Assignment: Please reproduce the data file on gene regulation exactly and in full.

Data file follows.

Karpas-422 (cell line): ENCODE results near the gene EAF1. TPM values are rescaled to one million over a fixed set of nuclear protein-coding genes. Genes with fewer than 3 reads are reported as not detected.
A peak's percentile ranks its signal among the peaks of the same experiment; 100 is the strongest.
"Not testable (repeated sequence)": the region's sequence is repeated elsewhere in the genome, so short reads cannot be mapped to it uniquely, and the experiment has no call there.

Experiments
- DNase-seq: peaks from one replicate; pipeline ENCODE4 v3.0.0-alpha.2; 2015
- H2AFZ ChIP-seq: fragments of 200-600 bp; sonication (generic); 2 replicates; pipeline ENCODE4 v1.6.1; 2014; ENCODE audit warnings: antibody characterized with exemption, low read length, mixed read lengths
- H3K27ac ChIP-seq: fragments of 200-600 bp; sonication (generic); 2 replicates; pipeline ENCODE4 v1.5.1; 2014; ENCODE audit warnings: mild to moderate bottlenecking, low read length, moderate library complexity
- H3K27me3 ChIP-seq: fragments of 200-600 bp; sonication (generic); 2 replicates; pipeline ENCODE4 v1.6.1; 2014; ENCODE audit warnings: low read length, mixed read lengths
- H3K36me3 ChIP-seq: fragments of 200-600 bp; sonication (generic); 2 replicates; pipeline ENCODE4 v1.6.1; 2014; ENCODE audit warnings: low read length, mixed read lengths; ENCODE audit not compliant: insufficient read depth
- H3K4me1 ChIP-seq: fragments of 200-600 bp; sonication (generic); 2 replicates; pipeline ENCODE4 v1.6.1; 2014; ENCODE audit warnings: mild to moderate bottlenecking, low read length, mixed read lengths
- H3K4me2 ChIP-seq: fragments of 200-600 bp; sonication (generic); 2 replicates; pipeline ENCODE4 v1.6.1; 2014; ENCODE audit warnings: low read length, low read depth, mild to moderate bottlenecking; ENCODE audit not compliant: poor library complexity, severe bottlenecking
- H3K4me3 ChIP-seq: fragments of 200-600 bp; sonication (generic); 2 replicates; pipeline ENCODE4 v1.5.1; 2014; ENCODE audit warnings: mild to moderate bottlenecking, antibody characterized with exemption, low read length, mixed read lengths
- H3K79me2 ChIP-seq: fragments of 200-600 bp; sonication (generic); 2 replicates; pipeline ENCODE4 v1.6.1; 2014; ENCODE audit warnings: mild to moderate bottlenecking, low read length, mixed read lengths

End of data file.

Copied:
Karpas-422 (cell line): ENCODE results near the gene EAF1. TPM values are rescaled to one million over a fixed set of nuclear protein-coding genes. Genes with fewer than 3 reads are reported as not detected.
A peak's percentile ranks its signal among the peaks of the same experiment; 100 is the strongest.
"Not testable (repeated sequence)": the region's sequence is repeated elsewhere in the genome, so short reads cannot be mapped to it uniquely, and the experiment has no call there.

Experiments
- DNase-seq: peaks from one replicate; pipeline ENCODE4 v3.0.0-alpha.2; 2015
- H2AFZ ChIP-seq: fragments of 200-600 bp; sonication (generic); 2 replicates; pipeline ENCODE4 v1.6.1; 2014; ENCODE audit warnings: antibody characterized with exemption, low read length, mixed read lengths
- H3K27ac ChIP-seq: fragments of 200-600 bp; sonication (generic); 2 replicates; pipeline ENCODE4 v1.5.1; 2014; ENCODE audit warnings: mild to moderate bottlenecking, low read length, moderate library complexity
- H3K27me3 ChIP-seq: fragments of 200-600 bp; sonication (generic); 2 replicates; pipeline ENCODE4 v1.6.1; 2014; ENCODE audit warnings: low read length, mixed read lengths
- H3K36me3 ChIP-seq: fragments of 200-600 bp; sonication (generic); 2 replicates; pipeline ENCODE4 v1.6.1; 2014; ENCODE audit warnings: low read length, mixed read lengths; ENCODE audit not compliant: insufficient read depth
- H3K4me1 ChIP-seq: fragments of 200-600 bp; sonication (generic); 2 replicates; pipeline ENCODE4 v1.6.1; 2014; ENCODE audit warnings: mild to moderate bottlenecking, low read length, mixed read lengths
- H3K4me2 ChIP-seq: fragments of 200-600 bp; sonication (generic); 2 replicates; pipeline ENCODE4 v1.6.1; 2014; ENCODE audit warnings: low read length, low read depth, mild to moderate bottlenecking; ENCODE audit not compliant: poor library complexity, severe bottlenecking
- H3K4me3 ChIP-seq: fragments of 200-600 bp; sonication (generic); 2 replicates; pipeline ENCODE4 v1.5.1; 2014; ENCODE audit warnings: mild to moderate bottlenecking, antibody characterized with exemption, low read length, mixed read lengths
- H3K79me2 ChIP-seq: fragments of 200-600 bp; sonication (generic); 2 replicates; pipeline ENCODE4 v1.6.1; 2014; ENCODE audit warnings: mild to moderate bottlenecking, low read length, mixed read lengths